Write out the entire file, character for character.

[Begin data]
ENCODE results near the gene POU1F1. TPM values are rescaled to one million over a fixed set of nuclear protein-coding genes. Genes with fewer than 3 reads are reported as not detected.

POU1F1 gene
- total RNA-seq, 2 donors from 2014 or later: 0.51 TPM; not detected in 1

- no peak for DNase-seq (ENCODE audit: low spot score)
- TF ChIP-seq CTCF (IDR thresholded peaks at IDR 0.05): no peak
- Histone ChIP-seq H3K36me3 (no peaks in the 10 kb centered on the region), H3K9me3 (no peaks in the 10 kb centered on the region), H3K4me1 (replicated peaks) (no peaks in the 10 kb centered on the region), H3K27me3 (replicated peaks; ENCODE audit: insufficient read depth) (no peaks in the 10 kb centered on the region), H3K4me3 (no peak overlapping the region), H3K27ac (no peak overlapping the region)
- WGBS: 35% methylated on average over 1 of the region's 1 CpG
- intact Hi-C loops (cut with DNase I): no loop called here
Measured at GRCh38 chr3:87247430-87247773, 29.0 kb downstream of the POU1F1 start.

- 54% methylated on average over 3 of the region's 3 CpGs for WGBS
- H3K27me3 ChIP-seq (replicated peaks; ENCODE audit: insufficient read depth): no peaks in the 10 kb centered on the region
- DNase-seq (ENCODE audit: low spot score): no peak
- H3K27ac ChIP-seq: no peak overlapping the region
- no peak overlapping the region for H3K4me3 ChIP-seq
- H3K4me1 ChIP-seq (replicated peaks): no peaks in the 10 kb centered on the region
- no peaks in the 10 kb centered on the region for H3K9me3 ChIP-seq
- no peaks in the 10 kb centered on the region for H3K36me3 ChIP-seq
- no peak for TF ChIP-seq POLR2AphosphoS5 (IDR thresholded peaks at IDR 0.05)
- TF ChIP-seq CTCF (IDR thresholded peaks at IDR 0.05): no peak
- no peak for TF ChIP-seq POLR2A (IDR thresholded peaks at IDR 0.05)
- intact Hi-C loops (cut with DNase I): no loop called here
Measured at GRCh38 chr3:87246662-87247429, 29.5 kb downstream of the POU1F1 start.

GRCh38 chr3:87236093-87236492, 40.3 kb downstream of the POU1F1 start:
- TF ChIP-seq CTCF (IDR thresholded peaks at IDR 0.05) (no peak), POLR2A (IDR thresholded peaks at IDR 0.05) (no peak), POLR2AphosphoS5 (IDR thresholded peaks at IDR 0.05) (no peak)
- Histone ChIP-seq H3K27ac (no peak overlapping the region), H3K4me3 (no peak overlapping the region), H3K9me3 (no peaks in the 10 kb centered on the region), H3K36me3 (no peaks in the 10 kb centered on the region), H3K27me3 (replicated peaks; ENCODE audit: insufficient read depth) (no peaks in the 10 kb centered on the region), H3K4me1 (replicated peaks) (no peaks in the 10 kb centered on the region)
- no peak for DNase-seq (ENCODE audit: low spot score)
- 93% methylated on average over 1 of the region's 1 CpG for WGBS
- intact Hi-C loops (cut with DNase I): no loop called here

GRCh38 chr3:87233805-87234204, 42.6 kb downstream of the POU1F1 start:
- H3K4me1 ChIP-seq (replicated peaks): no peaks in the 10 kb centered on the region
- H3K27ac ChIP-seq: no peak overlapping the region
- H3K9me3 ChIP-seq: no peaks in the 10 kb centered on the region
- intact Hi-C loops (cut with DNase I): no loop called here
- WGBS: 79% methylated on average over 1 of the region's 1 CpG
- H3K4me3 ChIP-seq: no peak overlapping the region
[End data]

ENCODE results near the gene POU1F1. TPM values are rescaled to one million over a fixed set of nuclear protein-coding genes. Genes with fewer than 3 reads are reported as not detected.

POU1F1 gene
- total RNA-seq, 2 donors from 2014 or later: 0.51 TPM; not detected in 1

- no peak for DNase-seq (ENCODE audit: low spot score)
- TF ChIP-seq CTCF (IDR thresholded peaks at IDR 0.05): no peak
- Histone ChIP-seq H3K36me3 (no peaks in the 10 kb centered on the region), H3K9me3 (no peaks in the 10 kb centered on the region), H3K4me1 (replicated peaks) (no peaks in the 10 kb centered on the region), H3K27me3 (replicated peaks; ENCODE audit: insufficient read depth) (no peaks in the 10 kb centered on the region), H3K4me3 (no peak overlapping the region), H3K27ac (no peak overlapping the region)
- WGBS: 35% methylated on average over 1 of the region's 1 CpG
- intact Hi-C loops (cut with DNase I): no loop called here
Measured at GRCh38 chr3:87247430-87247773, 29.0 kb downstream of the POU1F1 start.

- 54% methylated on average over 3 of the region's 3 CpGs for WGBS
- H3K27me3 ChIP-seq (replicated peaks; ENCODE audit: insufficient read depth): no peaks in the 10 kb centered on the region
- DNase-seq (ENCODE audit: low spot score): no peak
- H3K27ac ChIP-seq: no peak overlapping the region
- no peak overlapping the region for H3K4me3 ChIP-seq
- H3K4me1 ChIP-seq (replicated peaks): no peaks in the 10 kb centered on the region
- no peaks in the 10 kb centered on the region for H3K9me3 ChIP-seq
- no peaks in the 10 kb centered on the region for H3K36me3 ChIP-seq
- no peak for TF ChIP-seq POLR2AphosphoS5 (IDR thresholded peaks at IDR 0.05)
- TF ChIP-seq CTCF (IDR thresholded peaks at IDR 0.05): no peak
- no peak for TF ChIP-seq POLR2A (IDR thresholded peaks at IDR 0.05)
- intact Hi-C loops (cut with DNase I): no loop called here
Measured at GRCh38 chr3:87246662-87247429, 29.5 kb downstream of the POU1F1 start.

GRCh38 chr3:87236093-87236492, 40.3 kb downstream of the POU1F1 start:
- TF ChIP-seq CTCF (IDR thresholded peaks at IDR 0.05) (no peak), POLR2A (IDR thresholded peaks at IDR 0.05) (no peak), POLR2AphosphoS5 (IDR thresholded peaks at IDR 0.05) (no peak)
- Histone ChIP-seq H3K27ac (no peak overlapping the region), H3K4me3 (no peak overlapping the region), H3K9me3 (no peaks in the 10 kb centered on the region), H3K36me3 (no peaks in the 10 kb centered on the region), H3K27me3 (replicated peaks; ENCODE audit: insufficient read depth) (no peaks in the 10 kb centered on the region), H3K4me1 (replicated peaks) (no peaks in the 10 kb centered on the region)
- no peak for DNase-seq (ENCODE audit: low spot score)
- 93% methylated on average over 1 of the region's 1 CpG for WGBS
- intact Hi-C loops (cut with DNase I): no loop called here

GRCh38 chr3:87233805-87234204, 42.6 kb downstream of the POU1F1 start:
- H3K4me1 ChIP-seq (replicated peaks): no peaks in the 10 kb centered on the region
- H3K27ac ChIP-seq: no peak overlapping the region
- H3K9me3 ChIP-seq: no peaks in the 10 kb centered on the region
- intact Hi-C loops (cut with DNase I): no loop called here
- WGBS: 79% methylated on average over 1 of the region's 1 CpG
- H3K4me3 ChIP-seq: no peak overlapping the region